BOSTON -- With the waiver Trade Deadline approaching on Saturday, the Red Sox may be in the market for a right-handed reliever.
"If there are ways we can improve, I know that those steps will be taken," said manager John Farrell.
With Koji Uehara doing a fine job in the role of closer, the Red Sox have just two other right-handers, Junichi Tazawa and Brandon Workman, working out of the bullpen. Farrell said left-handed reliever Craig Breslow is particularly useful, considering he can get lefties and righties out with regularity, but the team could still be in need.
The Red Sox would have a hard time nabbing a player off waivers considering their priority would be nearly last due to their place in the standings. Veteran relievers LaTroy Hawkins of the Mets and Kevin Gregg of the Cubs are rumored to be available and could be intriguing options if the right situation were to present itself.
"If there's someone out there that makes sense for us to acquire, we might see that," Farrell said.
If the Red Sox don't go fishing in the trade market, they can turn to their plethora of young talent.
With rosters expanding on Sunday, the likely position player candidates to earn a promotion for September would be catcher Ryan Lavarnway, infielders Brock Holt and Brandon Snyder, who is currently on a rehab assignment with Triple-A Pawtucket, and outfielders Jackie Bradley Jr. and Quintin Berry, who was recently acquired from Kansas City for Clayton Mortensen.
As far as pitching is concerned, the Sox appear likely to promote Jose De La Torre, Rubby De La Rosa and knuckleballer Steven Wright, all right-handers who have worked out of the bullpen in the Majors at some point this season.
Allen Webster remains a toss-up considering he's been used as exclusively as a starter and has been pitching particularly well of late. In six starts with Pawtucket since July 31, Webster has 41 strikeouts to 11 walks in 35 2/3 innings while posting a 2.52 ERA.
Farrell said he's expecting to add about eight or nine players to the roster in the final month, and it's unlikely the team would call up anyone who isn't expected to make some sort of impact.
Daniel Bard, who walked five of the six batters he faced in a Gulf Coast League game Thursday, was called "a work in progress," by Farrell.
Papi's slump reaches 22 at-bats after hitless night
BOSTON -- David Ortiz rarely goes on hitless streaks like the one he's currently in. He rarely is the guy to strike out with the game on the line.
Thursday night was one of those times. Ortiz went 0-for-4 and left three runners on base as the Red Sox lost to the Orioles, 3-2.
Throughout his career, he's never gone more than 27 at-bats without getting a hit, and he's never gone more than 23 at-bats without a hit as a member of the Red Sox.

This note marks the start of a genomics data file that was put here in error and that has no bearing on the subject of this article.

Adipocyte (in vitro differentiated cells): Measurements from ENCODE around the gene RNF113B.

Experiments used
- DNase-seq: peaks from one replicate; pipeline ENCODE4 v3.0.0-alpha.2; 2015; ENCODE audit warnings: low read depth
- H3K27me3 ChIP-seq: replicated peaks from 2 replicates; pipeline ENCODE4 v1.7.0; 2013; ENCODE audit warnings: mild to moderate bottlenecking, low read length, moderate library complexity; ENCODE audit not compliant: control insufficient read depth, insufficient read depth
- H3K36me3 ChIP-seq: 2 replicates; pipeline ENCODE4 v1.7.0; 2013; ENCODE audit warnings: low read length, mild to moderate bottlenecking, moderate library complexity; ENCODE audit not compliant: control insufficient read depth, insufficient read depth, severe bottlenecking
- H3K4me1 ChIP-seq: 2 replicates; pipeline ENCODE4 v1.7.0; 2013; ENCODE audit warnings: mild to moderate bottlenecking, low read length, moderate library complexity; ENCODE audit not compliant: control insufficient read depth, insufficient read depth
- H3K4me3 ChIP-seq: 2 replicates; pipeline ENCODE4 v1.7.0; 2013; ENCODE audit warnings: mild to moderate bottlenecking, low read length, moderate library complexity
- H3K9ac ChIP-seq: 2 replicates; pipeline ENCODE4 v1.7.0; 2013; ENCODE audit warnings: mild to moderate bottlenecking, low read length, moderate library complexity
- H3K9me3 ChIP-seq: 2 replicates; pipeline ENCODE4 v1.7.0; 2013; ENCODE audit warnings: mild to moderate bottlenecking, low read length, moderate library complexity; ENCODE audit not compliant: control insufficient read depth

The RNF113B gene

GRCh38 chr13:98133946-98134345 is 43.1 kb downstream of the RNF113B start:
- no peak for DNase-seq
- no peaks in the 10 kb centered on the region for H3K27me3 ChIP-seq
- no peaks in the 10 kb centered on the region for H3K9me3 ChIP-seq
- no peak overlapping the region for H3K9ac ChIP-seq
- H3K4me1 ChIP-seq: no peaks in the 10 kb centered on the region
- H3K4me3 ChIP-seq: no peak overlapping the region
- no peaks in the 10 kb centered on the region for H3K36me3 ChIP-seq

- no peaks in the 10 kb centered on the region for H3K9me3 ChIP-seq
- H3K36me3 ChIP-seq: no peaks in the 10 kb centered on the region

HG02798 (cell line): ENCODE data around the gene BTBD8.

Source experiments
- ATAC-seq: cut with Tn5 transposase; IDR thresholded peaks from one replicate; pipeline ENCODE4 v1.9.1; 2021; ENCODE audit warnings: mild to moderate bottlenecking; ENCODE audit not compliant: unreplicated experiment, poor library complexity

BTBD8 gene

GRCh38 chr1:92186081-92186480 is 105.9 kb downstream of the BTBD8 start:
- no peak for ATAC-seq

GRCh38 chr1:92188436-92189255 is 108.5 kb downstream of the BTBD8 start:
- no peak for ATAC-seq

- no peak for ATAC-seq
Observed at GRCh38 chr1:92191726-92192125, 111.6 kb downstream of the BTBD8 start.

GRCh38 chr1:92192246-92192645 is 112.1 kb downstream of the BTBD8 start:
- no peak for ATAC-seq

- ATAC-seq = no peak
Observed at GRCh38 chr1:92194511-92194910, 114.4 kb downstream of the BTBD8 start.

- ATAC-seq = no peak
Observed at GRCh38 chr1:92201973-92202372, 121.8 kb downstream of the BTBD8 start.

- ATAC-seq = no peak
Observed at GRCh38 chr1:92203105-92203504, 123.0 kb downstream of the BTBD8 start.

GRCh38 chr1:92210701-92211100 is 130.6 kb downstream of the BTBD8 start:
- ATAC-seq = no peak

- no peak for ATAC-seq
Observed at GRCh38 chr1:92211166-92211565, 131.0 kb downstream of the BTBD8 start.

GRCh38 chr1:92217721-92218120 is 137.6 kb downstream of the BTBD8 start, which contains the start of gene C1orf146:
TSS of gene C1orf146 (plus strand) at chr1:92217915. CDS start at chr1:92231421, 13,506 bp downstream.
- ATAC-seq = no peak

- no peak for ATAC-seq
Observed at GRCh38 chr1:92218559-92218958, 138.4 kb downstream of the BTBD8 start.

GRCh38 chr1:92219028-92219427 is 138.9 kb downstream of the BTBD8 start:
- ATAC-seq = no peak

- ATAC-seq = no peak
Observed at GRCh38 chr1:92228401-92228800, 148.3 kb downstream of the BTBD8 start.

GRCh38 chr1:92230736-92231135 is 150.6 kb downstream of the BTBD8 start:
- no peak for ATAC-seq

After Thursday's performance, Ortiz is hitless in his past 22 at-bats.
"Just missing pitches," Papi said. "You've got to stay aggressive, keep on battling. It happens to everybody.
"Hey, I'm a player just like everybody else. I'm not going to put pressure on myself. We don't have time for that. Just keep trying. That's the only way you can get out of it."
When Ortiz came up in the eighth inning, Jacoby Ellsbury had stolen second base to put himself into scoring position as the game-tying run. But Brian Matusz struck out Ortiz to kill the rally.
"There was no thought of a pinch-hit or to try to take away from what his strengths are," manager John Farrell said. "We've seen many, many times against left-handers where he's stayed inside the ball with either a ground ball up the middle or a line drive to left-center field. He's just going through a spell right now where he's working to get out of it."
Farrell said there have been no recent symptoms of a sore back that had hindered Ortiz during a six-game road trip on the West Coast, and Ortiz will be in the lineup Friday as the Red Sox host the White Sox.
Assistant hitting Victor Rodriguez said the 37-year-old designated hitter is tired, but the lack of energy is nothing out of the ordinary for late August.
"This is pretty normal; it's been 100-and-something games he's played and he's been as consistent as anybody in the Major Leagues," Rodriguez said. "So it's normal that he's probably a little tired and trying to do a little too much. There's nothing to worry about. It's just a matter of him getting back on track and slowing things down.
"It's not by mistake [that he doesn't go in long slumps]. This guy is a hard worker. He knows what he can do. He's real simple with his approach. He's a guy who is low-maintenance, so even when he's slumping a little bit, he comes out real quick."
The slump has been uncharacteristic of Ortiz, who needs one more home run this season to give him at least 25 for the ninth time in his career. Only 11 active players have nine seasons with at least 25 homers.
"It's not the end of the world," he said. "Papi's going to struggle, too. I'll be back."
• Mike Carp, who was the hero in Wednesday's 4-3 win over the Orioles by driving in the go-ahead run off the bench in the eighth inning, was a late scratch from Thursday's lineup due to left shoulder stiffness and is considered day to day.
• After exiting Wednesday's game after fouling a ball off his right foot, Jacoby Ellsbury played all of Thursday's 3-2 loss to the Orioles. Ellsbury stole his 50th base in the eighth inning, even with O's catcher Matt Wieters standing upright on a pitch-out. Ellsbury has three 50-steal seasons, matching him with Michael Bourn as the only players since 2008 to steal at least 50 three times.
• In the daily Clay Buchholz update, Farrell again confirmed that Buchholz would start for Triple-A Pawtucket on Friday and then make one more rehab start, likely with Pawtucket, before rejoining the Major League club.
• Woburn native Richard Donahue, an MBTA transit police officer who was shot while pursuing the Boston Marathon suspects in April, threw out the ceremonial first pitch.